While I was writing this book, I was also studying for my PhD and had limited resources. They are also a busy people; they must struggle through the day so they can eat in the evening.

When the book was finally written, there was no money to hire an editor. So, the book isn’t edited. There will be typos and repetitions but that is alright because I just wanted to tell their stories even if in broken English.

How has working with transgender people affected you personally?
Initially, I was scared that people might think I was a transgender. That hardly matters now. Associating with transgender people made me more comfortable with myself. I started recognising my feminine side, which every man has, and also started taming it. It was important as it made me human. Thinking about gender beyond the heteronormative discourse of masculine and feminine was a new thing for me.

How did you become an LGBTQ activist in Kashmir?
Every society, no matter how conservative, has [sexual minorities]. I won’t say they don’t exist for me because they don’t fit in with my faith. Our endeavours are beyond the scope of religion or social constructs. We respect societal values but we also know when a person comes to us, we don’t see them as gay, lesbian or transgender but as a person with a problem.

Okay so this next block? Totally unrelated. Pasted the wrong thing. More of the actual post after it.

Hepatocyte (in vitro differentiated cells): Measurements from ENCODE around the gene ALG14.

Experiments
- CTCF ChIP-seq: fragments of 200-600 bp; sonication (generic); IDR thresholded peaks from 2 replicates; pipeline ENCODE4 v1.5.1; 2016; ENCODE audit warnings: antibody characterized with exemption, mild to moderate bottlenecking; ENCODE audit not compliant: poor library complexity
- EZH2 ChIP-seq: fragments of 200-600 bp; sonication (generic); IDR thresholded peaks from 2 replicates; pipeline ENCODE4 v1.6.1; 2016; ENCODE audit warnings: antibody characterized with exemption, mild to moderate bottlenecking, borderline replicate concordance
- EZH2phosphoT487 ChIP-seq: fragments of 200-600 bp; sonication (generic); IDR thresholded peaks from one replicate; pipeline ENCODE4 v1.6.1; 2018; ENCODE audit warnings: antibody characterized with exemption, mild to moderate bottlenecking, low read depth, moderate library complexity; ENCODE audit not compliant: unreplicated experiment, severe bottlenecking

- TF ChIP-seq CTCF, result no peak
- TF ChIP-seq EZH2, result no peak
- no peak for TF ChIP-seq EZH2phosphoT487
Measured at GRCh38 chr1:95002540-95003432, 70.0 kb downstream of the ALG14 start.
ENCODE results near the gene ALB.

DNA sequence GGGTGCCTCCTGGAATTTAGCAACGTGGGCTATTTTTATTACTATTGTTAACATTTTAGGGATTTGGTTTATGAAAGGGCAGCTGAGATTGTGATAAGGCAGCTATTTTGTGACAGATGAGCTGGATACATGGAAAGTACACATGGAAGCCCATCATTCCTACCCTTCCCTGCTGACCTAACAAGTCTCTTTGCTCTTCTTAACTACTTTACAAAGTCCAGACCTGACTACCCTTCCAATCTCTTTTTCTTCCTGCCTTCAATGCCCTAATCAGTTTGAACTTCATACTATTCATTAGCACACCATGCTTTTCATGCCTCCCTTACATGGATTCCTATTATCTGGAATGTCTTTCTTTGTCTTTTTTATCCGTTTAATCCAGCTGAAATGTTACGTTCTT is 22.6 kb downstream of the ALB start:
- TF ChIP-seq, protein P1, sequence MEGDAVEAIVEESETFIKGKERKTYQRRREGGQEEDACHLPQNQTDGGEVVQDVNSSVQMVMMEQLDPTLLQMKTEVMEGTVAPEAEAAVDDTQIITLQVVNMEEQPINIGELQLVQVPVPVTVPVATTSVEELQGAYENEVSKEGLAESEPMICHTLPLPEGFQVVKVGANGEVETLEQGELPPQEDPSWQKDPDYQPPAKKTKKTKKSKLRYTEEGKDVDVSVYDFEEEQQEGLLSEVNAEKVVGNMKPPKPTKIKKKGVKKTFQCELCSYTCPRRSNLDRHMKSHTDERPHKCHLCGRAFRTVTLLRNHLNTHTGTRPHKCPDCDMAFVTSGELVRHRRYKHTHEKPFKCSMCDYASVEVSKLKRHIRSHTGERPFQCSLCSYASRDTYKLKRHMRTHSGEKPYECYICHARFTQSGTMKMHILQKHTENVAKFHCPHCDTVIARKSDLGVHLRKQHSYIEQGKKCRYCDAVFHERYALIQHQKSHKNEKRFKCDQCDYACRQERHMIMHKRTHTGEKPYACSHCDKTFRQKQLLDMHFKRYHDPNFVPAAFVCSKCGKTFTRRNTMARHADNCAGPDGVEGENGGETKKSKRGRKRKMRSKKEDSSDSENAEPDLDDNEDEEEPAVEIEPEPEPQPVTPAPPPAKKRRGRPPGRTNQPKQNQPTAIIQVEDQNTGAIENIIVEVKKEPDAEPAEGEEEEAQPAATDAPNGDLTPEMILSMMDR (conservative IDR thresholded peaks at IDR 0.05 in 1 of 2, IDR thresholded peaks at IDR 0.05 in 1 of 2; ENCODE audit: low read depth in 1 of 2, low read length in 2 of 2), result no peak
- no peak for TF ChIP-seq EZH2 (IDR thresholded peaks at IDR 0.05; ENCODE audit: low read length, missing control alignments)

We don’t propagate or promote it but we support it. If there are people who identify themselves as gay, lesbian, bisexual, transgender, asexual or whatever else, they are people first. It is about their right to live. If we help them accept themselves, what is wrong with that?

There is an Islamist section of the society which deems even government employees in Kashmir non-Muslim.
That is absolutely correct.

Is this conservatism worrying for the future of the transgender community?
Leave aside the community, it is difficult even for people like us who are trying to give voice to a voiceless community. We too want political freedom, but not the Islamist kind. In the end, everything is politicised. Islam is too. Everyone is using it for their own benefit.